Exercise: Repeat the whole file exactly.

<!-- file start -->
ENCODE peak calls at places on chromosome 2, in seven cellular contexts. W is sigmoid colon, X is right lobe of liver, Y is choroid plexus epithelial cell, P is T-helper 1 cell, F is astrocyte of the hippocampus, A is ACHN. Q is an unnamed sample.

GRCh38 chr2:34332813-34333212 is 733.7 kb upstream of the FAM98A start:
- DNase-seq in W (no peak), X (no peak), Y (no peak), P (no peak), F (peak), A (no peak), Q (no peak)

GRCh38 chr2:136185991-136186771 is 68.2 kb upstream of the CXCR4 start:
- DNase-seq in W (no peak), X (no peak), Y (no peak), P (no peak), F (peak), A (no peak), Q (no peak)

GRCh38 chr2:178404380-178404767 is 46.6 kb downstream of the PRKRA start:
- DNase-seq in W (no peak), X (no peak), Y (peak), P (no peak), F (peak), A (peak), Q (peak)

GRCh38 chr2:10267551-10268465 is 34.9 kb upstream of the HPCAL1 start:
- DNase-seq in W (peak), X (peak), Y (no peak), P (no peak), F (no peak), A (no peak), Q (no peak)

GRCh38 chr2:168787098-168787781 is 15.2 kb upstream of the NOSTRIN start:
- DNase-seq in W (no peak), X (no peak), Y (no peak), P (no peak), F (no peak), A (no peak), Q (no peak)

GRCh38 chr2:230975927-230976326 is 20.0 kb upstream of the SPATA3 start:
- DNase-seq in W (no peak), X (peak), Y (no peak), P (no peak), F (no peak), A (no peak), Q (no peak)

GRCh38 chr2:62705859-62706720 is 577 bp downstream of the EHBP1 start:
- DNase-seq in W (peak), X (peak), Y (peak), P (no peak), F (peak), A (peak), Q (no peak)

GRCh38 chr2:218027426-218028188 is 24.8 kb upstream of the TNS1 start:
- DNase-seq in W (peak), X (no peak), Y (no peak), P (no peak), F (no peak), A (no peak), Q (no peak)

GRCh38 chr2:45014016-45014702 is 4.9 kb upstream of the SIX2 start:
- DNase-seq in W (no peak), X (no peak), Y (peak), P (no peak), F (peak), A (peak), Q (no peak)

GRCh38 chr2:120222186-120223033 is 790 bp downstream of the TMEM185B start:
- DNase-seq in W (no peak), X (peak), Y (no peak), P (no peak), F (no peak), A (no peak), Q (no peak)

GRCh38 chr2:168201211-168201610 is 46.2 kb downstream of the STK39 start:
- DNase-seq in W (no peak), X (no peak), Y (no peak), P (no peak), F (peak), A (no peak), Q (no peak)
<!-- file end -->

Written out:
ENCODE peak calls at places on chromosome 2, in seven cellular contexts. W is sigmoid colon, X is right lobe of liver, Y is choroid plexus epithelial cell, P is T-helper 1 cell, F is astrocyte of the hippocampus, A is ACHN. Q is an unnamed sample.

GRCh38 chr2:34332813-34333212 is 733.7 kb upstream of the FAM98A start:
- DNase-seq in W (no peak), X (no peak), Y (no peak), P (no peak), F (peak), A (no peak), Q (no peak)

GRCh38 chr2:136185991-136186771 is 68.2 kb upstream of the CXCR4 start:
- DNase-seq in W (no peak), X (no peak), Y (no peak), P (no peak), F (peak), A (no peak), Q (no peak)

GRCh38 chr2:178404380-178404767 is 46.6 kb downstream of the PRKRA start:
- DNase-seq in W (no peak), X (no peak), Y (peak), P (no peak), F (peak), A (peak), Q (peak)

GRCh38 chr2:10267551-10268465 is 34.9 kb upstream of the HPCAL1 start:
- DNase-seq in W (peak), X (peak), Y (no peak), P (no peak), F (no peak), A (no peak), Q (no peak)

GRCh38 chr2:168787098-168787781 is 15.2 kb upstream of the NOSTRIN start:
- DNase-seq in W (no peak), X (no peak), Y (no peak), P (no peak), F (no peak), A (no peak), Q (no peak)

GRCh38 chr2:230975927-230976326 is 20.0 kb upstream of the SPATA3 start:
- DNase-seq in W (no peak), X (peak), Y (no peak), P (no peak), F (no peak), A (no peak), Q (no peak)

GRCh38 chr2:62705859-62706720 is 577 bp downstream of the EHBP1 start:
- DNase-seq in W (peak), X (peak), Y (peak), P (no peak), F (peak), A (peak), Q (no peak)

GRCh38 chr2:218027426-218028188 is 24.8 kb upstream of the TNS1 start:
- DNase-seq in W (peak), X (no peak), Y (no peak), P (no peak), F (no peak), A (no peak), Q (no peak)

GRCh38 chr2:45014016-45014702 is 4.9 kb upstream of the SIX2 start:
- DNase-seq in W (no peak), X (no peak), Y (peak), P (no peak), F (peak), A (peak), Q (no peak)

GRCh38 chr2:120222186-120223033 is 790 bp downstream of the TMEM185B start:
- DNase-seq in W (no peak), X (peak), Y (no peak), P (no peak), F (no peak), A (no peak), Q (no peak)

GRCh38 chr2:168201211-168201610 is 46.2 kb downstream of the STK39 start:
- DNase-seq in W (no peak), X (no peak), Y (no peak), P (no peak), F (peak), A (no peak), Q (no peak)